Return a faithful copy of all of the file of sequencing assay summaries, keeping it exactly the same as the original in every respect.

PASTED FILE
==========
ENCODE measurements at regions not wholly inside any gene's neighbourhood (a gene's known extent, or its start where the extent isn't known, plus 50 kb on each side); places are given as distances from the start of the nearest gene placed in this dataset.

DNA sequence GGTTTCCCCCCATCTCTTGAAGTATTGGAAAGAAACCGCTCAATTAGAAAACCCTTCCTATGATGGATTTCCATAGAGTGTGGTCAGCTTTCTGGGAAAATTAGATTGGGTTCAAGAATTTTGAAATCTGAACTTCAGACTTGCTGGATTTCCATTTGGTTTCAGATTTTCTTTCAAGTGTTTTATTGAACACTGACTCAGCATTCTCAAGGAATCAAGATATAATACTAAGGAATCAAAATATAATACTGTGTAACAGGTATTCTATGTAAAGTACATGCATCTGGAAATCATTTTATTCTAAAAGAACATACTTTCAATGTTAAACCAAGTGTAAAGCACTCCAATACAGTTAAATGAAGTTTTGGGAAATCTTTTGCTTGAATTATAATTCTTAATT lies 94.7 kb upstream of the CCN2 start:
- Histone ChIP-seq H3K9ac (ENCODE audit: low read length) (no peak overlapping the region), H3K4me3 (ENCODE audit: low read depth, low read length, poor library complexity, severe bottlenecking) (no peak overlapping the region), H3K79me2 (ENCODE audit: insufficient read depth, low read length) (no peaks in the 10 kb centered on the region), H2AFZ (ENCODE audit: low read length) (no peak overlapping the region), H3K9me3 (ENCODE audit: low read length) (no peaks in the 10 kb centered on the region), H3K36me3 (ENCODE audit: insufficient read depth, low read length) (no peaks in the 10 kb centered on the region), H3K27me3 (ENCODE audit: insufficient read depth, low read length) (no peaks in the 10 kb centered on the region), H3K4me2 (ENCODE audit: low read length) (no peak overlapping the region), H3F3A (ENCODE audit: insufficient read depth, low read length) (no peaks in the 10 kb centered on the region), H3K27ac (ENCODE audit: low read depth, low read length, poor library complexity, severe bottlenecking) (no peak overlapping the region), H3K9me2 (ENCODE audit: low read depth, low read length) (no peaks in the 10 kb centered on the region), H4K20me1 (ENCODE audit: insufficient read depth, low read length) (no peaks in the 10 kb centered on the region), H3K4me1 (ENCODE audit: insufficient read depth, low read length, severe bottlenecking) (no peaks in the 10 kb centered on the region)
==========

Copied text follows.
ENCODE measurements at regions not wholly inside any gene's neighbourhood (a gene's known extent, or its start where the extent isn't known, plus 50 kb on each side); places are given as distances from the start of the nearest gene placed in this dataset.

DNA sequence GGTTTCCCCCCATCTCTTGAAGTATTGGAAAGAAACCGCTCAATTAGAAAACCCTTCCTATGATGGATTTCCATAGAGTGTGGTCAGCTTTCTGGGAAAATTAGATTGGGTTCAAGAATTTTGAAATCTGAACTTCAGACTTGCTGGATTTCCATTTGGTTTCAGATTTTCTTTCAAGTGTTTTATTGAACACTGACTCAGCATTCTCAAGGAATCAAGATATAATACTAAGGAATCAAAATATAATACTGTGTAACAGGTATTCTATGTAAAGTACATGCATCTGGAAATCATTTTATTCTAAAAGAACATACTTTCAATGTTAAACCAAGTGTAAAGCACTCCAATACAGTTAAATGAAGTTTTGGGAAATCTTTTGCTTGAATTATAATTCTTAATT lies 94.7 kb upstream of the CCN2 start:
- Histone ChIP-seq H3K9ac (ENCODE audit: low read length) (no peak overlapping the region), H3K4me3 (ENCODE audit: low read depth, low read length, poor library complexity, severe bottlenecking) (no peak overlapping the region), H3K79me2 (ENCODE audit: insufficient read depth, low read length) (no peaks in the 10 kb centered on the region), H2AFZ (ENCODE audit: low read length) (no peak overlapping the region), H3K9me3 (ENCODE audit: low read length) (no peaks in the 10 kb centered on the region), H3K36me3 (ENCODE audit: insufficient read depth, low read length) (no peaks in the 10 kb centered on the region), H3K27me3 (ENCODE audit: insufficient read depth, low read length) (no peaks in the 10 kb centered on the region), H3K4me2 (ENCODE audit: low read length) (no peak overlapping the region), H3F3A (ENCODE audit: insufficient read depth, low read length) (no peaks in the 10 kb centered on the region), H3K27ac (ENCODE audit: low read depth, low read length, poor library complexity, severe bottlenecking) (no peak overlapping the region), H3K9me2 (ENCODE audit: low read depth, low read length) (no peaks in the 10 kb centered on the region), H4K20me1 (ENCODE audit: insufficient read depth, low read length) (no peaks in the 10 kb centered on the region), H3K4me1 (ENCODE audit: insufficient read depth, low read length, severe bottlenecking) (no peaks in the 10 kb centered on the region)